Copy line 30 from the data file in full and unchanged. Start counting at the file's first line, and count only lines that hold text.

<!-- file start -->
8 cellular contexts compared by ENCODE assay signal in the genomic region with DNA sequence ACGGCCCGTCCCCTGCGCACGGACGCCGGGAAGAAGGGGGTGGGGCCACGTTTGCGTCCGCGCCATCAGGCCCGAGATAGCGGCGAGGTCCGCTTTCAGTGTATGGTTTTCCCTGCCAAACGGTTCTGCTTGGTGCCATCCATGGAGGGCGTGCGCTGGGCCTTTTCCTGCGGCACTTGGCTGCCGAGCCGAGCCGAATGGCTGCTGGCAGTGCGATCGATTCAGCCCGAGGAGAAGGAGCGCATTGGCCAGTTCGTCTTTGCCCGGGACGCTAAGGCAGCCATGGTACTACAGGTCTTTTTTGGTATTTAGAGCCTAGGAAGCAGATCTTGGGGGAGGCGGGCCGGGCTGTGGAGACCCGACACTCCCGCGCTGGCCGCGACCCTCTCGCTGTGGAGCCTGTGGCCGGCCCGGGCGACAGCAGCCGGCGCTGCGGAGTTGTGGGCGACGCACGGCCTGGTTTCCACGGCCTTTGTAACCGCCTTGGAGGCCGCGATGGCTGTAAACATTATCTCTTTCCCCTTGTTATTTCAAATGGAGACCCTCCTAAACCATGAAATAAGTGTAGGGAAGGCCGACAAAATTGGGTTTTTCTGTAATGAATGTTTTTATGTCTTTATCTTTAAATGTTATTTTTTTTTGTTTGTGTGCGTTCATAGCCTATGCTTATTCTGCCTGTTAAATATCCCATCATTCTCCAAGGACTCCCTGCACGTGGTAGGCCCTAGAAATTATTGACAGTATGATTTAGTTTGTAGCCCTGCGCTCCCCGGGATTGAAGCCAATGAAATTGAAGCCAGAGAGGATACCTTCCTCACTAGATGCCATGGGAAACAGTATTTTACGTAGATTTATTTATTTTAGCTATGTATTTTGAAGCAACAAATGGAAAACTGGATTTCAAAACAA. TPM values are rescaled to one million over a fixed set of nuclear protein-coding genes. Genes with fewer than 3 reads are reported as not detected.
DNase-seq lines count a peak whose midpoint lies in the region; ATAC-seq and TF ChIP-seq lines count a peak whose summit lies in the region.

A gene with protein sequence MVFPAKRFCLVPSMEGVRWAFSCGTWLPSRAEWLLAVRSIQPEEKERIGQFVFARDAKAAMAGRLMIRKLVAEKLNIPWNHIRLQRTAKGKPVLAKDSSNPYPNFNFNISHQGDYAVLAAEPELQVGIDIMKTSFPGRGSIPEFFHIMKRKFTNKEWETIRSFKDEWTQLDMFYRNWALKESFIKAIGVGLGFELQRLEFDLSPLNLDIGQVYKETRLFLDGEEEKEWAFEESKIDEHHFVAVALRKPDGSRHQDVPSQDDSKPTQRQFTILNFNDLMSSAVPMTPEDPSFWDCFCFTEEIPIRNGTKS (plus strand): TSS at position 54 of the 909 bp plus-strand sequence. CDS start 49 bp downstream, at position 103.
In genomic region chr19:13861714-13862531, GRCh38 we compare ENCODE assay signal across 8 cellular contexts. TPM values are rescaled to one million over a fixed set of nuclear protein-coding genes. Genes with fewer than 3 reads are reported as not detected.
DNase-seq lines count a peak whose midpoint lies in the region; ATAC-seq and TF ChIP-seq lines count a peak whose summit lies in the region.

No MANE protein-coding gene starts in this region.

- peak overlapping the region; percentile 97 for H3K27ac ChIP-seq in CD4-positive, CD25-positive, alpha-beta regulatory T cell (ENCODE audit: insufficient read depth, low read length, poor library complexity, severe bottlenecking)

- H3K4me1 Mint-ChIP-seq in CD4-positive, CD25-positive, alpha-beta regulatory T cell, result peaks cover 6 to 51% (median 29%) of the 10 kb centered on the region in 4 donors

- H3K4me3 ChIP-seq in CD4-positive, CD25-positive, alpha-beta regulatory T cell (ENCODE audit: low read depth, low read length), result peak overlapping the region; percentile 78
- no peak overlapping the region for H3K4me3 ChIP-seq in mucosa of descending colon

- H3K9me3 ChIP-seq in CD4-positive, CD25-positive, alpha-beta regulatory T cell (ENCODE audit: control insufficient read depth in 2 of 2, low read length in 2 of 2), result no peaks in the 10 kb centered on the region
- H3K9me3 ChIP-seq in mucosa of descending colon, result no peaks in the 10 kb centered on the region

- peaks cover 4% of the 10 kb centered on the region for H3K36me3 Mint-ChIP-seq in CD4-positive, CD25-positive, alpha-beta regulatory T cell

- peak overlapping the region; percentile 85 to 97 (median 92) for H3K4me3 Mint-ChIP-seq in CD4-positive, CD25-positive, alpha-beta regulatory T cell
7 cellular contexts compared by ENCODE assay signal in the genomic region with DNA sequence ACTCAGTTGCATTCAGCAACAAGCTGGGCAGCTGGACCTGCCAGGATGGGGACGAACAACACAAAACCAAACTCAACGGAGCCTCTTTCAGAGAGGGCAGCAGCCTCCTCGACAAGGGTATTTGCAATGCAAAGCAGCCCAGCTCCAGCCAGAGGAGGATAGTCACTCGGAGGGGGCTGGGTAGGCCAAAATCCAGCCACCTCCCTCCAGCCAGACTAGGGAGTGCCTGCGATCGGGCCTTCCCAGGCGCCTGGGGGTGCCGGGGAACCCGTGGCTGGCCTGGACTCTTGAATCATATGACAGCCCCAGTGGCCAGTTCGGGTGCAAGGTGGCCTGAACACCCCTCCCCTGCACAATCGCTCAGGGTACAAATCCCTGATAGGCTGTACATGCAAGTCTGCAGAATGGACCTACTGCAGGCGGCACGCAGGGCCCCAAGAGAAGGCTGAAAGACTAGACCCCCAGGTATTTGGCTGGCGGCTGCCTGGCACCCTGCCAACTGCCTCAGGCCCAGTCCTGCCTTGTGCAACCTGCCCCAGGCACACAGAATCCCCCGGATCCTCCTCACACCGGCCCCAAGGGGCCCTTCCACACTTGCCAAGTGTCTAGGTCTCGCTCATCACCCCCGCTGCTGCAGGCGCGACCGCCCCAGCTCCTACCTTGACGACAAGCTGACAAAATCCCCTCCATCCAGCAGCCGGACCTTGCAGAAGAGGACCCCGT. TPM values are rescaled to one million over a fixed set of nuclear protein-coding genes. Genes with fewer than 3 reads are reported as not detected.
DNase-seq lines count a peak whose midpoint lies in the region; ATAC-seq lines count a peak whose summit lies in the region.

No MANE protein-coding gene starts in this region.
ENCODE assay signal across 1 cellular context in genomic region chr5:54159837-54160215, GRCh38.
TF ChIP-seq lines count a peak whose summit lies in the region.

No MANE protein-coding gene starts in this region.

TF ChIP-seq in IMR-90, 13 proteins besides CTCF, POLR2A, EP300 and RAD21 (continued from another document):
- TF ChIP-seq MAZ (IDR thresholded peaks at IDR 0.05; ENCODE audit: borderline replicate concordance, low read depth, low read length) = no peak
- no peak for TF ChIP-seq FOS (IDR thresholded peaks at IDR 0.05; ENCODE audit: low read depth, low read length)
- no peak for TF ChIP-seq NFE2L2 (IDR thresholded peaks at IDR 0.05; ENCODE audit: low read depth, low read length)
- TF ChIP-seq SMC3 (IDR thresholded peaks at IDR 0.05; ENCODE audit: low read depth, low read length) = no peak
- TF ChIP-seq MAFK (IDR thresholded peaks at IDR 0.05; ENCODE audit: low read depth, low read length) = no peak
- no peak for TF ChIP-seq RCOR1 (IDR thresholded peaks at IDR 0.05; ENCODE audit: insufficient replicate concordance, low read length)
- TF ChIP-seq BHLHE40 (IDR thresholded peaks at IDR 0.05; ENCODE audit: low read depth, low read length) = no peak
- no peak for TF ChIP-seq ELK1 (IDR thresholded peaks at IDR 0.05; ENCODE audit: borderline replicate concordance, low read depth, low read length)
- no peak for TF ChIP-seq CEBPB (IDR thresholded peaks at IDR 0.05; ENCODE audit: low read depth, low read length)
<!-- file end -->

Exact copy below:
- no peak for TF ChIP-seq CEBPB (IDR thresholded peaks at IDR 0.05; ENCODE audit: low read depth, low read length)